- Many people are unable to get treatment for their condition. Of those drug users who have Hepatitis C, less than a quarter have accessed treatment.
- A liver transplant for those with Hepatitis C costs the NHS 18,000 whereas a sterile cup costs 10p.
Turning Point Chief Executive, Lord Victor Adebowale, says: "The much-heralded needle exchange programme of the 1980's has hit a 21st century stumbling block. Twenty years ago, the government led the way in offering needle exchanges, which meant a much lower level of HIV than other countries. The recent emphasis has been on reducing drug-related crime. The government needs to tackle the rise in blood borne virus infections, by making public health the key focus of the next drugs strategy."
Today Turning Point calls on the government to address these twenty-first century issues by linking drugs policy to public health. The social care organisation is also calling for Hepatitis C and HIV testing and treatments to be made more accessible for injecting drug users.
For further information please contact Steve Palmer in the Turning Point press office on 020 7481 7639 or 07786 938 601.
Drug users miss out on hepatitis treatment
Posted: 09 December 2005
Drug users are not getting treatment for the Hepatitus C virus because they are on "the bottom of the list" of health professional's priorities, a leading expert said this week.
Professor Graham Foster, professor of hepatology at Queen Mary's University College, told the parliamentary group on drug misuse that the virus was stigmatised as the "druggie's disease."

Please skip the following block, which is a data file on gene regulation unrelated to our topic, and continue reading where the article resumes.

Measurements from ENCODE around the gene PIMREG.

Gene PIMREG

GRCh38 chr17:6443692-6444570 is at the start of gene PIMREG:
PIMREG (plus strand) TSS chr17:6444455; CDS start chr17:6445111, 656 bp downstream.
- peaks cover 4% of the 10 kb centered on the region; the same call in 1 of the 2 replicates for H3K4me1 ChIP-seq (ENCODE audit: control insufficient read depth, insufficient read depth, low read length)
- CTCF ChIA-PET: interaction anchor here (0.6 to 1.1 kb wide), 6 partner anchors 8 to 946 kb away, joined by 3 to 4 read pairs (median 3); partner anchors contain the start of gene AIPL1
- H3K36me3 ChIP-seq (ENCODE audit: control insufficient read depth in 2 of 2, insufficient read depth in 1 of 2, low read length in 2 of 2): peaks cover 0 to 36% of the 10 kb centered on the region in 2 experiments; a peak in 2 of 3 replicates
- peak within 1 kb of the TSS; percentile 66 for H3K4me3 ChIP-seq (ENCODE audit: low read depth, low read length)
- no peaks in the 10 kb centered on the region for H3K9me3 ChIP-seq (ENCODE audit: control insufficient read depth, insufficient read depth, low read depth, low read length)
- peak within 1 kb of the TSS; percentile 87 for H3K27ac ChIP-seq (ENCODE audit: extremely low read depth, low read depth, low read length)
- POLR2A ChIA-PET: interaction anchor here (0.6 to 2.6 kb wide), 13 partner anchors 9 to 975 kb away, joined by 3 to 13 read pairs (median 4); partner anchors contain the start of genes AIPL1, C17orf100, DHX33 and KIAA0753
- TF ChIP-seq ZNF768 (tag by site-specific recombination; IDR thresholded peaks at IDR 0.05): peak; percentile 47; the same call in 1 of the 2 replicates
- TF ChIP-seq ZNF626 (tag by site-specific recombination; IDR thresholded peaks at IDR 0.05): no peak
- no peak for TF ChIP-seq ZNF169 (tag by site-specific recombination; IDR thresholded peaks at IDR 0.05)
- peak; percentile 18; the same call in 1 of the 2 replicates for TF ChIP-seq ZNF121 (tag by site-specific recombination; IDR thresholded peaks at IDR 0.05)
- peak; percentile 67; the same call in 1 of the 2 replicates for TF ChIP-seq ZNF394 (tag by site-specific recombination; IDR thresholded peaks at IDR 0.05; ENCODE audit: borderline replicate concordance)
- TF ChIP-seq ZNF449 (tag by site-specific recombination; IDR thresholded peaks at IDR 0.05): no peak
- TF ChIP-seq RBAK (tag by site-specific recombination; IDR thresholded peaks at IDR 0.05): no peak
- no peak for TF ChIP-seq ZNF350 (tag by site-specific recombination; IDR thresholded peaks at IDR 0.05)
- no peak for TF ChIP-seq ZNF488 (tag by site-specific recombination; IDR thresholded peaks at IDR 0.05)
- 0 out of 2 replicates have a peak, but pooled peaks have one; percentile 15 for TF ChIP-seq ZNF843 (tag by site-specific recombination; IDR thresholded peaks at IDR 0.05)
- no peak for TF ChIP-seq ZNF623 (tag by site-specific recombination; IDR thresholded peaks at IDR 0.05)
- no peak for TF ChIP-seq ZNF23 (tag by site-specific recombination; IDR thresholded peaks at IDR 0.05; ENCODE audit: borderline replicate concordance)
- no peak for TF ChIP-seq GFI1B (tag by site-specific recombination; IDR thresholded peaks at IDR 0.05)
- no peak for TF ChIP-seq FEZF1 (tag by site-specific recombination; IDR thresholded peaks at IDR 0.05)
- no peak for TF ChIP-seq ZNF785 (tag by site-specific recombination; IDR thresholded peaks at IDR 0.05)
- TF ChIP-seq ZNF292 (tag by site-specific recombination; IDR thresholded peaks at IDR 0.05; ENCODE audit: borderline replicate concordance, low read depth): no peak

He warned that such attitudes would have "severe repercussions" for the next decade if people failed to get treatment.
There are currently around 300,000 cases of the virus, but Foster called this a "conservative" estimate.
He said: "If we continue at this rate, we will see a dramatic rise in end-stage liver disease."
Foster said clearer guidance was needed from the department of health to make Hepatitus C treatment a priority.
Campaigners also expressed concern over the lack of treatment for the virus in prisons, and group chair Brian Iddon MP said he would raise the issue with health minister Caroline Flint and home office minister Fiona McTaggart.
UK drugs policy not working, says report
18 April 2007
Government drug policy is having a "minimal impact" on the use of illegal drugs in the UK, a report says today.
The report by the UK Drugs Policy Commission, a new independent organisation, says that education and prevention schemes for young people are among those that have failed to stem the rise in drug use over the last decade.
It finds there is "little consistent or reliable evidence" to show that drug education and prevention schemes have brought about less drug use or to show the effectiveness of enforcement measures such as lengthy prison sentences for drug users.
Despite increased investment in treatment, the majority of government spending on responding to illegal drugs is still devoted to enforcing drug laws, while reporting government expenditure on drugs policy is "difficult" because of a lack of transparency, according to the report.
The UK has the second-highest rate of drug-related deaths in Europe, with 1,644 deaths occurring in 2005, according to figures cited in the report. It also has double the rates of dependent or problematic drug use compared other European countries.
The UK Drugs Policy Commission, launched today, said it aimed to provide an "objective" analysis of issues related to drug policy in the UK.
Chair Dame Ruth Runciman said: "The Commission does not start from the position that all UK drug policy has failed, but rather that we do not know enough about which elements of policy work, why they work and where they work well."